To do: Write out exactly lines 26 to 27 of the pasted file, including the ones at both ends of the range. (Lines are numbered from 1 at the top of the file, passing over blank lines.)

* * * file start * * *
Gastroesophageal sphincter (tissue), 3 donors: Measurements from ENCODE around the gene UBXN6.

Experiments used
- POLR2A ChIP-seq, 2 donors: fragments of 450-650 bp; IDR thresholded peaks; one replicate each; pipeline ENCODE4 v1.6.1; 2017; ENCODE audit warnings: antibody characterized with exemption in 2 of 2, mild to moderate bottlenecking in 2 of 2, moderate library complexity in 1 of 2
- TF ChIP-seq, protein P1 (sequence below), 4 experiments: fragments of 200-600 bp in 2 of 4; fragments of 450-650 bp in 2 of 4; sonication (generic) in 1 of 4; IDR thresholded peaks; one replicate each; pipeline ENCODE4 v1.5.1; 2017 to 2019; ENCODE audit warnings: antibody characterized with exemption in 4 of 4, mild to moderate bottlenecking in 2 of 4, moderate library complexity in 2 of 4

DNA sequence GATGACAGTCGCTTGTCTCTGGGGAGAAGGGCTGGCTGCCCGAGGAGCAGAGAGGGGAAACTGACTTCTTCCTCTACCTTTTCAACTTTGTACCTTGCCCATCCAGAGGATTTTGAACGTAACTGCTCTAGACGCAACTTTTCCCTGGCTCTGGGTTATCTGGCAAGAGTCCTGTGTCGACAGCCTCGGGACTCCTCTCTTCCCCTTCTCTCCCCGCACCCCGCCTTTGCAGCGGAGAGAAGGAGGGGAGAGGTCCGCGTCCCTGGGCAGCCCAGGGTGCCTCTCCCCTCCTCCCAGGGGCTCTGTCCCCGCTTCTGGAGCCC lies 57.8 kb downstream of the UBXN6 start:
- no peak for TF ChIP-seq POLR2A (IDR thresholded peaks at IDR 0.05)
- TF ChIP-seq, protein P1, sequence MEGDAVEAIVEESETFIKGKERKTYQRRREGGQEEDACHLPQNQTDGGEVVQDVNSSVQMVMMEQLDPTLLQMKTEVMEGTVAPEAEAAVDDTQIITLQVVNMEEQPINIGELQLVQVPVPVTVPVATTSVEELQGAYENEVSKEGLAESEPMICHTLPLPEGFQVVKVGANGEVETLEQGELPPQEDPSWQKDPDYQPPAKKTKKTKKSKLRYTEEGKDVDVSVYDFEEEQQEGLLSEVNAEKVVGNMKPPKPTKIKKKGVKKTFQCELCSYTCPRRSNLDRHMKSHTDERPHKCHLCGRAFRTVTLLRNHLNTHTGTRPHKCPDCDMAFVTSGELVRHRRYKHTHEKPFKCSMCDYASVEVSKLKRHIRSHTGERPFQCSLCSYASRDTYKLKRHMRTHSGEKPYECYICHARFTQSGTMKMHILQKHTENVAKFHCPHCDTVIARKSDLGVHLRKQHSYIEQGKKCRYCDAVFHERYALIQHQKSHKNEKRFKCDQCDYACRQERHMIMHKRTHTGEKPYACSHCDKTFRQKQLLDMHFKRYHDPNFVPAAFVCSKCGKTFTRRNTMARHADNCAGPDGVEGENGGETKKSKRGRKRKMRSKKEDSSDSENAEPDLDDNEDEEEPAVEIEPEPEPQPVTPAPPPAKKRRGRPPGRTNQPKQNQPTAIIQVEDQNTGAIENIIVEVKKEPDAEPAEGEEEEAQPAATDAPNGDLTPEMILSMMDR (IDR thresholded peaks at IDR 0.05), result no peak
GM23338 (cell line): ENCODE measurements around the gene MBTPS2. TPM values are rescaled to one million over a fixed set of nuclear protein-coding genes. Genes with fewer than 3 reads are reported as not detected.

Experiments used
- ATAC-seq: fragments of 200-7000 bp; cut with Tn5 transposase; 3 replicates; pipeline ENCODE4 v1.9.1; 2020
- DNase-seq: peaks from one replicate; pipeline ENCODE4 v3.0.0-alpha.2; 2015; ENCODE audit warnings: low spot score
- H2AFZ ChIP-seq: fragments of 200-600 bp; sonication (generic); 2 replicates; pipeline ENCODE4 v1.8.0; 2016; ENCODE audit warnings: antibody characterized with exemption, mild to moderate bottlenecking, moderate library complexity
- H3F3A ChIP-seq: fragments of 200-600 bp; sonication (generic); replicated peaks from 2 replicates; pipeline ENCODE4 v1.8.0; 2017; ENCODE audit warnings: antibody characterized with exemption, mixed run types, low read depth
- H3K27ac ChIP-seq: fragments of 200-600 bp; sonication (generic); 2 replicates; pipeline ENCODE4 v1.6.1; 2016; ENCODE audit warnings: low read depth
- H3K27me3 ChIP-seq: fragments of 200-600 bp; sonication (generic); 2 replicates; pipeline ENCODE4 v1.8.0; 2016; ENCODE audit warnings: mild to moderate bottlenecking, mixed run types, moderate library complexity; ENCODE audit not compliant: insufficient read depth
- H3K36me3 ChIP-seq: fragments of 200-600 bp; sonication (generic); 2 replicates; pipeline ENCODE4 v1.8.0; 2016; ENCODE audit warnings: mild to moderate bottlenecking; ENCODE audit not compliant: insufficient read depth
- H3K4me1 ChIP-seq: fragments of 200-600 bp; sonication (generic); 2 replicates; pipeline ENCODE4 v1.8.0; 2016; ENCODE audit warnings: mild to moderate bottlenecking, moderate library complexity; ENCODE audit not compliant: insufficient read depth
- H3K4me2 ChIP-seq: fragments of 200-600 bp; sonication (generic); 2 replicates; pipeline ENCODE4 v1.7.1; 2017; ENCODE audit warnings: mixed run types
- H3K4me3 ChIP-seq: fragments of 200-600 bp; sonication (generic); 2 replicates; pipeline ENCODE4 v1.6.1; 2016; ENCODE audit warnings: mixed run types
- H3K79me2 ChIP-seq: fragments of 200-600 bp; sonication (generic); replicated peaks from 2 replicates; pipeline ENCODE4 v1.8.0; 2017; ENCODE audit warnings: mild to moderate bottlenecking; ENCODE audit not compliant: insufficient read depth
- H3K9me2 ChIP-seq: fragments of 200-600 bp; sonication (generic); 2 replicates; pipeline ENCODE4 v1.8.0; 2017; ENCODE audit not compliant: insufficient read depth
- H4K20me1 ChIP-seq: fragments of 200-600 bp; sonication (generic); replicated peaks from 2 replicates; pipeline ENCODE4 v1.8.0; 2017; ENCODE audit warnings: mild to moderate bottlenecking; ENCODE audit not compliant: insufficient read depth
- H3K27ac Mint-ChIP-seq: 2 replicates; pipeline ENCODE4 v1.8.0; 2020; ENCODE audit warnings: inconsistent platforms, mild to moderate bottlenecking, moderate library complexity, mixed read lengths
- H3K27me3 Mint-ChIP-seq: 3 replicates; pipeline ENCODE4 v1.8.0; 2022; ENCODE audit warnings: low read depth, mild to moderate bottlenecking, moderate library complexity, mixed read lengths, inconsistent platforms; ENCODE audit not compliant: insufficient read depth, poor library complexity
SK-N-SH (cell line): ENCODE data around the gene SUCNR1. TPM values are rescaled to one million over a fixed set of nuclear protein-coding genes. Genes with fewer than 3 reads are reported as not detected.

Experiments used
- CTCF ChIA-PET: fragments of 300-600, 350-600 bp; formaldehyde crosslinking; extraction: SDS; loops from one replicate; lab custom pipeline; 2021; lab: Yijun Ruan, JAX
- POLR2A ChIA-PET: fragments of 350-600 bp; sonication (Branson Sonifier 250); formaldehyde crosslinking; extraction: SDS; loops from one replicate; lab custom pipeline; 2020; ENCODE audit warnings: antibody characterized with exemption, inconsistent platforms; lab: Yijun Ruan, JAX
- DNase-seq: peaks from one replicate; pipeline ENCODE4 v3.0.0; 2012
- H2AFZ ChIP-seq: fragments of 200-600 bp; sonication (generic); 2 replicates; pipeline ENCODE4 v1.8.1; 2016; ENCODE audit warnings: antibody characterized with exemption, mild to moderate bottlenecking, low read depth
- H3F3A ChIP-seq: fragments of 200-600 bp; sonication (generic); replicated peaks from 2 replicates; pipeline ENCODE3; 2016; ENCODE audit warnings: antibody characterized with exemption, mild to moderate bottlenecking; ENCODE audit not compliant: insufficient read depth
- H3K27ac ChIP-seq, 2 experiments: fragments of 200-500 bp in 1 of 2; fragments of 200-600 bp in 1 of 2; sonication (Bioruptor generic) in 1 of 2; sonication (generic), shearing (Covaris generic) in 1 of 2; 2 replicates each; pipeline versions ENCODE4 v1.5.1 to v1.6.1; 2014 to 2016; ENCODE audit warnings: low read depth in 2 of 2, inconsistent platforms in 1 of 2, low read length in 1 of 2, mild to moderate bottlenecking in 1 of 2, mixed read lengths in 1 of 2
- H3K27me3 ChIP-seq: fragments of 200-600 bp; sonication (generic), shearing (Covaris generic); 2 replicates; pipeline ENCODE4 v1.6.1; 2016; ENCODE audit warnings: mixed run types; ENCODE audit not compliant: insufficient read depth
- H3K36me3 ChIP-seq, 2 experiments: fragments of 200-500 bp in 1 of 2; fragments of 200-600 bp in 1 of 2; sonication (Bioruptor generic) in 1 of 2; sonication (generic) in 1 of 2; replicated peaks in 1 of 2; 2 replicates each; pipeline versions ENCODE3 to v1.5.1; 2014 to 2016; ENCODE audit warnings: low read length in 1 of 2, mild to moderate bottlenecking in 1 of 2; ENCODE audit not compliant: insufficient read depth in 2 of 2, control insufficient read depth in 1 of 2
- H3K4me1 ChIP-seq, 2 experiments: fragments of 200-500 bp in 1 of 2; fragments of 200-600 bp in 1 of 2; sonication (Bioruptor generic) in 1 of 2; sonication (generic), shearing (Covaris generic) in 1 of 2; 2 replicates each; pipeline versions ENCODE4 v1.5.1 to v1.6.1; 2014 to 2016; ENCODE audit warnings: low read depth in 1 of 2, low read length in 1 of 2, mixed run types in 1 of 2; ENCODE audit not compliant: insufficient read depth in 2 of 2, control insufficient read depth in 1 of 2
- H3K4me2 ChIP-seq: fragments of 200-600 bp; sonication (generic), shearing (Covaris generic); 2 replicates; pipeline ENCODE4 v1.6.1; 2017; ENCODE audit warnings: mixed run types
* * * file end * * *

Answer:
Experiments used
- CTCF ChIA-PET: fragments of 300-600, 350-600 bp; formaldehyde crosslinking; extraction: SDS; loops from one replicate; lab custom pipeline; 2021; lab: Yijun Ruan, JAX